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Why is it dangerous to import plea bargaining to Brazil?

FairTrialsAdmin - June 17, 2020 - plea bargaining

This post was written by Daniel Padilha Vilanova, lawyer at Padilha Advocacia e Consultoria in Brazil.

With all the problems that Brazil’s justice system has today, we are facing a new enemy- the abusive use of negotiation instruments to handle criminal problems.

The reason why I am writing this article is not to exhaust the subject, but to show how hazardous all of this could be when applied to the Brazilian context.

Comparison with other countries is almost inherent in every Brazilian citizen. We use this artifice to – most of the time – show how bad the situation is here, and how other countries cope better with the same problem. It’s what we call “mongrel complex”[1].

Additionally, in the study of law, it is necessary to look at other legal orderings to understand justice in a wider view. The birth of our modern civilization (using the law procedure as an instrument of conflict resolutions) started in Rome, so we can’t run away from comparative law study.

However, using comparative law doesn’t mean applying the same institutes to solve a problem, especially when we are talking about crime. The main point is simple- Brazil is not the US, Italy or Germany (just some examples). We have  many social, economic and moral issues, an unstable Government, and Judges who want to become heroes at all costs- the perfect combination to create chaos.

Moreover, we have a very big territorial extension which makes things harder, and our prisons are anything but humanitarian. Unfortunately, in Brazil resocialisation doesn’t exist, even though it is the only justification to arrest someone[2], at least in Brazil where death penalty doesn’t exist[3].

The political situation and the strong (and often unfair) media influence directly impacts on the application of law. Brazil is a country with an excellent legal order, but it is never used properly. It mostly brings awful results which is the opposite of the intention of the laws.

For example, it is written in Brazil’s Constitution from 1988 (art. 5º, LVII) that no one would be considered guilty before the sentence transited in rem judicantum[4]. The same idea is drafted in Brazil’s Code of Criminal Procedure (art. 283) referring to arrests . If you would only be considered guilty after the sentence transited in rem judicantum, you cannot be arrested just because of the existence of Criminal Procedure, unless there is good motivation to arrest preventively or temporarily. It has always been crystal, it is not rocket science. But, for political reasons – in our opinion – last year the Brazilian Supreme Court was discussing this situation, what should be considered unacceptable.  

The problem is, they were trying to give a different meaning to an article that doesn’t open space to different interpretations, for political reasons. This  shows how fragile the Brazilian Constitution is.

We do not need much effort to lead to this conclusion. In Brazil, the Constitution must be respected above all, otherwise we will not live in a democracy. Within all these issues, the only way to make justice – or achieve something close to it – is to focus on the procedure.

In regards to prisons, it is necessary to clarify this point. Brazil has had overpopulation in its prison system since before the year 2000. This problem is getting worse, and there is no effort being made to solve it. Between 2010 and 2019, the deficit increased from 214.731 to 306.002 (numbers from IFOPEN[5]).

The reflections of this overpopulation on society is huge, but it is not the article’s intention. Nevertheless it leads us to conclude that it is coherent not to create more crimes, or ways to put more people into jail. But unfortunately, Brazil is trying to do that all the time, and here we get to the point of the abusive use of negotiation instruments to handle criminal problems.    

There are already some negotiation instruments to criminal problems in Brazil, but most of them are referred to crimes with low offensive potential[6]. It is a way to not arrest more people, and to give celerity to the procedure in specific circumstances.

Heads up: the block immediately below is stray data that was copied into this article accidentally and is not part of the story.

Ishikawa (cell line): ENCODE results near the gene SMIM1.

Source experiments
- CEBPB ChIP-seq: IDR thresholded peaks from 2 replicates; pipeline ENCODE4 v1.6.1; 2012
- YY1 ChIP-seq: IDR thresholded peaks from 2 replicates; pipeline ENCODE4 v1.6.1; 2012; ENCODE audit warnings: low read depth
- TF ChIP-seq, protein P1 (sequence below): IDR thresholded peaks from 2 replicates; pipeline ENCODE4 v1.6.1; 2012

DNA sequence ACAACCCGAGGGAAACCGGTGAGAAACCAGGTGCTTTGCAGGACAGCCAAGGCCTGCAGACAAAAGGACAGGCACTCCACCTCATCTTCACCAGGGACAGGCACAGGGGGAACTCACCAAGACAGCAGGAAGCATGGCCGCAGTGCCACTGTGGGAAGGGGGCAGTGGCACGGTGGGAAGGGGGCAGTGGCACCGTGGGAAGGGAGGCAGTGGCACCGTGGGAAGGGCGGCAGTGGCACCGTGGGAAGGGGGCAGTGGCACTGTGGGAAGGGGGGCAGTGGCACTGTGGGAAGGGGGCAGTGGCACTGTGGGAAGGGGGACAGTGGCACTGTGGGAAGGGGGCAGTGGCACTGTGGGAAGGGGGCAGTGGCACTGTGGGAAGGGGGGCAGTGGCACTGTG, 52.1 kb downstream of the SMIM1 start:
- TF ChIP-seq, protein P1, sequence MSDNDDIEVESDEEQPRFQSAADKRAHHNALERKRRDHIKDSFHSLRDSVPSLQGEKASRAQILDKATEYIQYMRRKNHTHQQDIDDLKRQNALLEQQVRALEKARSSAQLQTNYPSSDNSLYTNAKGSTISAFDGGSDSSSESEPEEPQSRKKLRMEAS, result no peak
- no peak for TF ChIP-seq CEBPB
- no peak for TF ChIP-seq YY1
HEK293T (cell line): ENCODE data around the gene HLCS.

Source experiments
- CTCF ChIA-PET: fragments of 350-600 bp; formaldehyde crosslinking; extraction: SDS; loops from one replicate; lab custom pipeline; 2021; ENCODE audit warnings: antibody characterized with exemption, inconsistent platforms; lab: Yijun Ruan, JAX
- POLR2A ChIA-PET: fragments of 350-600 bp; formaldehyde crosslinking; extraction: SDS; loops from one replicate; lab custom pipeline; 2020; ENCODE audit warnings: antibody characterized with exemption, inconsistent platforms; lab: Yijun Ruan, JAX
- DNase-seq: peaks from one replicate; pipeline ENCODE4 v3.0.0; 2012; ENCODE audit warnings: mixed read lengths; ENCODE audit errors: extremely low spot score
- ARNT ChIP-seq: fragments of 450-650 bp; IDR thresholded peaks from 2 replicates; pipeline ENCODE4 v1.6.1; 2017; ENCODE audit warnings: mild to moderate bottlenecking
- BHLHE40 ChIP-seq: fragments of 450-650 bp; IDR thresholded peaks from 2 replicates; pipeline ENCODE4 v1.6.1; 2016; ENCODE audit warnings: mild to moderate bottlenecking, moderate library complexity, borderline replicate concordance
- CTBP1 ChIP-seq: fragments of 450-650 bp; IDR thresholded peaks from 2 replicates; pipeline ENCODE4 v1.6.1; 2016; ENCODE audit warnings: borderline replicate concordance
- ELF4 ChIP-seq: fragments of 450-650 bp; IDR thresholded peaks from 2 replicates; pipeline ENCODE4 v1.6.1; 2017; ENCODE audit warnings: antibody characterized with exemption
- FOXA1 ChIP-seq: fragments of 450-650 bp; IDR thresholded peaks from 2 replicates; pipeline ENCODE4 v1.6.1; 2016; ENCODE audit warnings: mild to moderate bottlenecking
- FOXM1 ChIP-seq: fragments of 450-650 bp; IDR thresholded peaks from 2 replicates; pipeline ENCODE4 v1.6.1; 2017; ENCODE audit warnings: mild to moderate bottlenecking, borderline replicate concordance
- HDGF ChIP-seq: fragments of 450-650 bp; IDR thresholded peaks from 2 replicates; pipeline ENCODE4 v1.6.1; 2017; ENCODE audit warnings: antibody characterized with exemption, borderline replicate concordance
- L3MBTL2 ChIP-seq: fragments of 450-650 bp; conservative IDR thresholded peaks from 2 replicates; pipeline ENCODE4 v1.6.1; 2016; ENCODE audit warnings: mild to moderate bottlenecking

Firstly, we have to understand that Brazil has adopted the accusatorial system – the inclusion of the article 3º-A[7] in Brazil’s Criminal Code of Procedure was one of the main changes with the Law 13.964, from 2019. It’s clear the judge cannot take initiative on the procedure, neither to substitute the prosecutor on the proof production. The judge needs to keep distance.

This is important for Brazil because it is one more step to keep the Constitution “safe” and to assure the legality of criminal procedure. But, at the same time, we detected a movement that conspires to turn the Criminal Procedure into a bargain table, which is dangerous.

On the first project of the Law 13.964/2019, proposed by the current Minister of Justice (Sérgio Moro), a plea bargain project was drafted, which would have happened almost on the same terms as US’s plea bargain. The congress, fortunately, rejected it. But, like we said, this idea is gaining momentum.

This new law expanded the limits of some negotiation instruments, for example the deal fixed on the article 28-A[8] of Brazil’s Code of Criminal Procedure, brought by this new law.  

We are still learning how to deal with the instrument of state’s evidence[9] (Brazilian law number 12.850/2013, art. 4º), and it’s still full of flaws. Here, the police are arresting people to force them to “snitch”, which is a way towards psychological torture. It is illegal and removes one of the main requisites of the state’s evidence- it must be voluntary.

And yet, the existence of this tiny possibility of bargaining a penalty helps increase overcharging, which has been strongly common in Brazil, and is completely incompatible with Brazil’s Constitution and its principles.

Acting with the media, the prosecutors (and the judges) are making a prejudgment, creating a threatening scenery, which turns every person who has been investigated into a criminal, thus destroying his/her image even before a fair trial. In this context, the criminal procedure becomes political (based on public opinion), and not technical. Even if you prove your innocence until the end of the trial, it doesn’t matter. Everyone will treat you like a criminal, and there is no way back.

With all that has been said, two points are evident: 1. Brazil uses its justice system to try to give the population an answer, acting according to public opinion and political reason; 2. The use of negotiation instruments to handle criminal problems would lead us to ruin.